AlabamaWorks: When it comes to measuring what matters… Leadership Matters!

By Tim McCartney and Joe Morton

Leadership matters. State supervisor for education Dr. Eric Mackey and the Alabama State Board of Education showed tremendous leadership on Thursday, September 8thThursday vote to announce its intention to adopt an administrative rule requiring students to graduate college and be career-ready starting with the class of 2028. The rule passed by a 6-3 vote.

The coalition supporting the government was led by Gov. Kay Ivey, who urged her colleagues to support the rule when she chaired a meeting of the State Board of Education.

Prior to the vote, Governor Ivey said, “Bridging the gap between college and career readiness and graduation rates is about more than just numbers—it’s about closing opportunity gaps by ensuring our students are ready to take the next step. . Parents want their children to graduate from high school with the skills needed to excel in college and careers.”

Governor Ivey could not have been more correct. The 16 percent difference between the 92 percent graduation rate and 76 percent college and career readiness rate for the classes of 2020 and 2021 is disproportionate. With an $8.3 billion state education budget, parents, employers and taxpayers expect us to prepare our students for college graduation and career readiness.

A rule is more than a requirement. The rule is about standardizing degree requirements, preparing students for the next step in postsecondary education and career paths, and it’s also about focusing the attention of state and local officials on putting resources where they’re needed to close gaps in access to indicators of quality college and career readiness.

With the rule not taking effect until 2028, the State Board of Education and State Superintendent Mackey have plenty of time to work with the Legislature and local school districts to expand access to a range of college and career readiness indicators so that to suit everyone’s interests. student.

Currently, students can demonstrate college and career readiness by achieving one or more of the following college and career readiness indicators:

  • Scoring college prepared in at least one subject on the ACT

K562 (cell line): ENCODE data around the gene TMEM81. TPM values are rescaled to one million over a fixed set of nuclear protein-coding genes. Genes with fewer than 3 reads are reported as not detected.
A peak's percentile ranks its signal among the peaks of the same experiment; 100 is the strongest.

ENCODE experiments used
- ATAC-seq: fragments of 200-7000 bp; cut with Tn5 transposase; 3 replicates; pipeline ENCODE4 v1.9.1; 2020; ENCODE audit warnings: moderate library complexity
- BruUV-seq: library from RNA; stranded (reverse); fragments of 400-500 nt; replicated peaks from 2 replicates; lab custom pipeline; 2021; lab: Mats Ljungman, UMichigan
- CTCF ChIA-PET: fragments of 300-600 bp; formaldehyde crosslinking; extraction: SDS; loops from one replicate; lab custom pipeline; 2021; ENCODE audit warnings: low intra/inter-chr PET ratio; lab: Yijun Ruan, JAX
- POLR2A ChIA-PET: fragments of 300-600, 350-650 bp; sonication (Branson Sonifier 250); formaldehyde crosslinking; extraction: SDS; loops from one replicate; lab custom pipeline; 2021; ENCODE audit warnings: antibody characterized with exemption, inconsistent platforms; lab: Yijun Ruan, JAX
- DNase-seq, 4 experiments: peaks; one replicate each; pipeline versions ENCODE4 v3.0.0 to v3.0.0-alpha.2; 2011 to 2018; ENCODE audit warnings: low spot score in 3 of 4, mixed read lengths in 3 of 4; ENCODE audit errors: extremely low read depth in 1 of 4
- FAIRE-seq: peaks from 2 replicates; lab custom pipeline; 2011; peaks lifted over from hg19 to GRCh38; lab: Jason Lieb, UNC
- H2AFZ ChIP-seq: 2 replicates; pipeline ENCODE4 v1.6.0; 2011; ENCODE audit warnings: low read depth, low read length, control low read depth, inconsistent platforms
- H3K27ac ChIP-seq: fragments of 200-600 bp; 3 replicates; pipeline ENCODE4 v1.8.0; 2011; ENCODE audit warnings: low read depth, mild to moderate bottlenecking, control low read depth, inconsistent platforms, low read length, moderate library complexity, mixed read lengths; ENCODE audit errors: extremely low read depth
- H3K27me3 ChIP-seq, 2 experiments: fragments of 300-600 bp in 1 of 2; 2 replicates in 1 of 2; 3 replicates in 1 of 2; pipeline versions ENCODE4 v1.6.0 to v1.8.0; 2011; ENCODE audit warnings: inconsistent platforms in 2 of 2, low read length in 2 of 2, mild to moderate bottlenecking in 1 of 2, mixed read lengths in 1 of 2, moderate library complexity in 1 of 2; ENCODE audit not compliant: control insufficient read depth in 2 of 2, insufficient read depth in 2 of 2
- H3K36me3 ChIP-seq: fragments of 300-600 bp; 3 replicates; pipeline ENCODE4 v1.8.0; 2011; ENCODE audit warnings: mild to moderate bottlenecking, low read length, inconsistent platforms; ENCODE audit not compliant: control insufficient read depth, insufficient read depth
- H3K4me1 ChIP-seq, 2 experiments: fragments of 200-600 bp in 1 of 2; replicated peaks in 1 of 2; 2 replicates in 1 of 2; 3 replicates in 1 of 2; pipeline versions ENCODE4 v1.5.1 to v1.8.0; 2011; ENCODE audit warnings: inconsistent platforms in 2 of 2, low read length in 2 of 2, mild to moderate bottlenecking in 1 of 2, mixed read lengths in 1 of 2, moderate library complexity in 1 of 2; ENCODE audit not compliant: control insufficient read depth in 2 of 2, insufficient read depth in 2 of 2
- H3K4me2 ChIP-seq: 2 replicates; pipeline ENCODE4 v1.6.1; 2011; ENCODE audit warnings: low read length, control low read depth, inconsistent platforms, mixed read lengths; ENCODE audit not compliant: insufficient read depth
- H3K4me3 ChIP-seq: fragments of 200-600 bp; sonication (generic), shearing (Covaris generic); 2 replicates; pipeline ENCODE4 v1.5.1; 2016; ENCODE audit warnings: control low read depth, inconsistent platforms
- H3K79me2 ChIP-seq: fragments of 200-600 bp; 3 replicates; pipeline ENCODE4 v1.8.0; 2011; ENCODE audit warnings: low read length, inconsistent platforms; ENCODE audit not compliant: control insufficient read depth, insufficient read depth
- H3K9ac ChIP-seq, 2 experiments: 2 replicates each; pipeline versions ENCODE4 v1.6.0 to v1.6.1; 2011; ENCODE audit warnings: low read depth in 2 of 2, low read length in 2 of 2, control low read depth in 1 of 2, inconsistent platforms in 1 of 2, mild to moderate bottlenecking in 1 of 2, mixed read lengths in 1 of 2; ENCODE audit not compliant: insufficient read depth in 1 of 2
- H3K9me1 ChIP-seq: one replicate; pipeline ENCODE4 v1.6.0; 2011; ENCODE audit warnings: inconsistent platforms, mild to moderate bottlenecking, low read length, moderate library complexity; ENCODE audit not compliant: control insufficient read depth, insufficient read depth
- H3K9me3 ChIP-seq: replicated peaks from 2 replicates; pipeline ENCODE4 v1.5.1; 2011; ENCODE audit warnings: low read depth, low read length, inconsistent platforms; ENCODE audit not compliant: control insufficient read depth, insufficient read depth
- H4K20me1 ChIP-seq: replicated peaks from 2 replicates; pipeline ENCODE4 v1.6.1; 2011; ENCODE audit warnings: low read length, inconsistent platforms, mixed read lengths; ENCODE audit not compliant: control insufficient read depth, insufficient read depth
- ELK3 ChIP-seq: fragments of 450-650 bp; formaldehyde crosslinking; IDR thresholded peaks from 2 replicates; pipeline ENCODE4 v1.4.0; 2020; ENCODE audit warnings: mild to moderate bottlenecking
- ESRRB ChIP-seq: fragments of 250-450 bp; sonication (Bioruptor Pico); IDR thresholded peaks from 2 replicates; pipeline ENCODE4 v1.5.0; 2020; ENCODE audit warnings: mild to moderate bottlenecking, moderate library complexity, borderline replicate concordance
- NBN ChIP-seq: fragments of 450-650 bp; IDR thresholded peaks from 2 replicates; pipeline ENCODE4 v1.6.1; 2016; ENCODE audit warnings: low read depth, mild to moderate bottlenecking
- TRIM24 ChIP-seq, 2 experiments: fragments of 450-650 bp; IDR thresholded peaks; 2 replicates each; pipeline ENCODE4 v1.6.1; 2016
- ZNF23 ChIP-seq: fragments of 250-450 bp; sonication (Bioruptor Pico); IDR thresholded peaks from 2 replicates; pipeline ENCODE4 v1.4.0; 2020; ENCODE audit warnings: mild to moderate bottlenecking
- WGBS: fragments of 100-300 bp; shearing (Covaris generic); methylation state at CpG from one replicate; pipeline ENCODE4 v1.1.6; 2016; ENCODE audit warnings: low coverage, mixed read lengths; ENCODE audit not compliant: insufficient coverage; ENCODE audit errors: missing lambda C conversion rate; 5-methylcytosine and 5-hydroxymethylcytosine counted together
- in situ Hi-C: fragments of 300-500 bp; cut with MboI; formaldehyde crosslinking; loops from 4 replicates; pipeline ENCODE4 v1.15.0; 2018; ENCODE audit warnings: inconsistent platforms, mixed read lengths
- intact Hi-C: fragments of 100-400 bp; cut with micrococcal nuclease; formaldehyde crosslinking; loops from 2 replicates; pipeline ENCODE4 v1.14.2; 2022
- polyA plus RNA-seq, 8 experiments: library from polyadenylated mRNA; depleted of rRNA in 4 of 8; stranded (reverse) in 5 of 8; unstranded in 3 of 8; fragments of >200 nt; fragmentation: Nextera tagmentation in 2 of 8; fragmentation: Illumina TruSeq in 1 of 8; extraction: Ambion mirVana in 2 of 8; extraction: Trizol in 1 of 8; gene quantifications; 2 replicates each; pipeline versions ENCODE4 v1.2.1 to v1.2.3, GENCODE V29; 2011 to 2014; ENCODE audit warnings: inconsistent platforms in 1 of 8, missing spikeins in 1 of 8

• Scoring at Silver level or higher on the WorkKeys rating
  • Obtaining a passing score on the Advanced Placement Test
  • Obtaining a successful completion of the international baccalaureate exam
  • Successfully obtaining a career technical education certificate
  • Earning dual credit for enrollment at a two- or four-year college or university
  • Successful entry into the army
  • Completion of a CTE degree program
  • Completion of school youth apprenticeship
  • Completion of any other college and career readiness indicator accepted by the State Board of Education

A myriad of education and industry organizations, such as the Alabama Business Education Alliance, Alabama Farmers Federation, A+ Education Partnership and the Alabama Workforce Council, advocated for the adoption of this rule.

Governor Ivey was joined in supporting the government by Drs. Tonya Chestnut, Mrs. Tracie West, Dr. Wayne Reynolds, Dr. Yvette Richardson and Dr. Cynthia McCarthy.

Some have argued that the rule is just another requirement on the backs of already overworked educators, but as Governor Ivey said during the board’s September meeting before voting on the rule:[t]it’s not about adding one more requirement, it’s about measuring what matters. This vote will focus our attention and energy on ensuring that resources are where they need to be.”

There is nothing more important that we can do than to graduate our students ready for the next step. The adoption of this rule signals our commitment to this most sacred duty.